SnapTax From TurboTax Will Let You File Your Taxes From Your iPhone (If You Live In CA)

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Nobody likes doing their taxes, which is why an upcoming iPhone app from Intuit called SnapTax is so genius. As you can see from the exclusive sneak peek demo video below, the app lets you snap a picture of your W2 form with your iPhone and automatically fills in your tax return. The app uses optical character recognition (OCR) technology to translate the images into words and numbers, which it then uploads into a light version of Intuit’s TurboTax software. The tax filers then correct any mistakes, enter additional data not on the W2 (such as interest income), answers a few more questions, and they are done. They can even file electronically from their iPhone.

The app should be available in the iTunes store in mid-January, and will cost $9.99. It is only for people who file simple tax forms, such as the 1040EZ, which is about 70 percent of Americans who file taxes. “I think we are more limited by the iPhone numbers than the EZ return numbers,” says TurboTax product manager Barry Saik. Although, this year the app will only work for California residents, who will serve as Intuit’s beta testers. Next year, versions will be available for many more states (TurboTax files both federal and state tax returns for users, and uses the same information to fill them out).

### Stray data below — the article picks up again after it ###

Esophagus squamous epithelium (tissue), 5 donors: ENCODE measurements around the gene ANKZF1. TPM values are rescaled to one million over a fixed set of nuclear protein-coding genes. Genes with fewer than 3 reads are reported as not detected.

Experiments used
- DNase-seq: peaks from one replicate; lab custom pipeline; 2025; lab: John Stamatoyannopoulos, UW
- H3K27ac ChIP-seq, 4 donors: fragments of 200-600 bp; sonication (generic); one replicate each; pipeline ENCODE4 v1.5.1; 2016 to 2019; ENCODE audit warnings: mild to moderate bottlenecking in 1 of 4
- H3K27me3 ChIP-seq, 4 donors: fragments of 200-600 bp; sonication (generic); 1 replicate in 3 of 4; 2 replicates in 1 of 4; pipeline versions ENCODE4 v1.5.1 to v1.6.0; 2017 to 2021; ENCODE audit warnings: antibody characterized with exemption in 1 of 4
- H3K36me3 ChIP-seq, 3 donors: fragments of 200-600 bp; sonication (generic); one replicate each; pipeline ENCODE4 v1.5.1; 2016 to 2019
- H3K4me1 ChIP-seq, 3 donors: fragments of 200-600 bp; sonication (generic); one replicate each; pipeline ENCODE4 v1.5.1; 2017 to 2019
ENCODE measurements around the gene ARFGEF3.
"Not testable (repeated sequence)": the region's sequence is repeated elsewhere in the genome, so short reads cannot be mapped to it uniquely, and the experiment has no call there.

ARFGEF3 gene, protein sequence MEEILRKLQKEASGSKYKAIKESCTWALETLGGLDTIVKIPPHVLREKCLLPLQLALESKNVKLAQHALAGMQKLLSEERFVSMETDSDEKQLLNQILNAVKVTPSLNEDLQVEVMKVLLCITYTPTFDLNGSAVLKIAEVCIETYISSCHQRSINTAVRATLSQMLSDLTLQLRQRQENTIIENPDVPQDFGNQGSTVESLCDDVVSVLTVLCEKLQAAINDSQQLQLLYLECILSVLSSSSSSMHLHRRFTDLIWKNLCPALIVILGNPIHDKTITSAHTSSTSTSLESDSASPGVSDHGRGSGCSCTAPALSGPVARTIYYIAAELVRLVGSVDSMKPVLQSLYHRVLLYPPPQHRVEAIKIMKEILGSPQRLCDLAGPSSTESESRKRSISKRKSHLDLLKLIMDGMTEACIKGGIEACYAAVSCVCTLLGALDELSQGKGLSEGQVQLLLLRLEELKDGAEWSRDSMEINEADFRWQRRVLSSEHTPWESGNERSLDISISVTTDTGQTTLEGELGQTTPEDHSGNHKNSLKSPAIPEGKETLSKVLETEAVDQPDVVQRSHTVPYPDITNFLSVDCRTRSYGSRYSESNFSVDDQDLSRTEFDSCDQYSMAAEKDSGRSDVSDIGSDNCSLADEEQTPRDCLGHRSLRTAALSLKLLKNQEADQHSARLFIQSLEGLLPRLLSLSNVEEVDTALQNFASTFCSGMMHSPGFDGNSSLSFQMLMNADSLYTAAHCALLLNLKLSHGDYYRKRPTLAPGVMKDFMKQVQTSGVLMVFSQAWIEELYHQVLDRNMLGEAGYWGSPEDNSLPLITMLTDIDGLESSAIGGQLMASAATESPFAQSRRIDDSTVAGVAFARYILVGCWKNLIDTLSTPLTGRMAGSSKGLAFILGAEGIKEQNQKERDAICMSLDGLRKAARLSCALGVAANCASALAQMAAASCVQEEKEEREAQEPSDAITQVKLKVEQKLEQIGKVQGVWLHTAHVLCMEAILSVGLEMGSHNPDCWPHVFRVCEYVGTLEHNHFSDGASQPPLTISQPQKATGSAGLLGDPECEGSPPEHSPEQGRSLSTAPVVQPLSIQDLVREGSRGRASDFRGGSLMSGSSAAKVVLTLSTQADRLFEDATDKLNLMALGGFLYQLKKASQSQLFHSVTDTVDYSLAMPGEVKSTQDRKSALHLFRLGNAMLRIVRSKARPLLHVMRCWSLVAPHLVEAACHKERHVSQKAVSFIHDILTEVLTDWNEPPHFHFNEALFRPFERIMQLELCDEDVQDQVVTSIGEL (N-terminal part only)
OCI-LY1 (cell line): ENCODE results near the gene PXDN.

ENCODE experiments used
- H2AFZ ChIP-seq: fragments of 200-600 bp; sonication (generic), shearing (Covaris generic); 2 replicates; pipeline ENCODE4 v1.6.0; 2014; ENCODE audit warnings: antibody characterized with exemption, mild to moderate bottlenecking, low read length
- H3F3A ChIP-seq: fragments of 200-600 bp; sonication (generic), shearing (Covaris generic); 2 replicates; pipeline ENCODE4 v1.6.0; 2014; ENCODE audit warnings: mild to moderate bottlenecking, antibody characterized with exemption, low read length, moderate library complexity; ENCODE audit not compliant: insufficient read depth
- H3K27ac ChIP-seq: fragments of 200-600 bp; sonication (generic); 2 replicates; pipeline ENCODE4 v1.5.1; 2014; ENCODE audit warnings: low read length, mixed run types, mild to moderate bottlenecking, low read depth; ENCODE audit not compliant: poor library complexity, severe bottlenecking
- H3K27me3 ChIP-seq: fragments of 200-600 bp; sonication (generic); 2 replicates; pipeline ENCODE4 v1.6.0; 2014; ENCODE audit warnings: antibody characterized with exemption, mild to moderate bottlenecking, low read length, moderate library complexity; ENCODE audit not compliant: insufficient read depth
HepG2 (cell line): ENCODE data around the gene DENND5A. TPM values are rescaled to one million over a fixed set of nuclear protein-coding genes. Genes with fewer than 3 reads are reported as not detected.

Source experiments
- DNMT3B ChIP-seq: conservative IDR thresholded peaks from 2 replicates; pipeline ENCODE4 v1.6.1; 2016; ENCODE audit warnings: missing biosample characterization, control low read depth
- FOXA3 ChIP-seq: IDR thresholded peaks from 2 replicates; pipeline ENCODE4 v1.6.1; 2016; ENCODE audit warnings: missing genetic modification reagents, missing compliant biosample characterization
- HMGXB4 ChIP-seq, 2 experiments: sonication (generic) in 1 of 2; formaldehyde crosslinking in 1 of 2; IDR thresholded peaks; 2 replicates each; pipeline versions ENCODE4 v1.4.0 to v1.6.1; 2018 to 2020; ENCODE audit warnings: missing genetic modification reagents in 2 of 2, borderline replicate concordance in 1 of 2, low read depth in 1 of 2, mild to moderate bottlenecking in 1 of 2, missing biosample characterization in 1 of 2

The OCR technology works better on newer 3GS iPhones than on 3G iPhones because they have more sensitive camera lenses. The app is about 80 percent accurate on 3GS iPhones versus 60 percent accurate on 3G iPhones, according to Intuit. The app takes you through all the data it captures and lets you correct any inaccuracies. And as you go along, you see your refund (or tax owed) tally up with each step. If only they could do this for people with more complicated taxes (people with mortgages, kids, and businesses). What if you could take a photo of every receipt and taxable event throughout the year, and then add your W2 and other tax statements at the end of the year, and be done? Hopefully, this is a first step in that direction.

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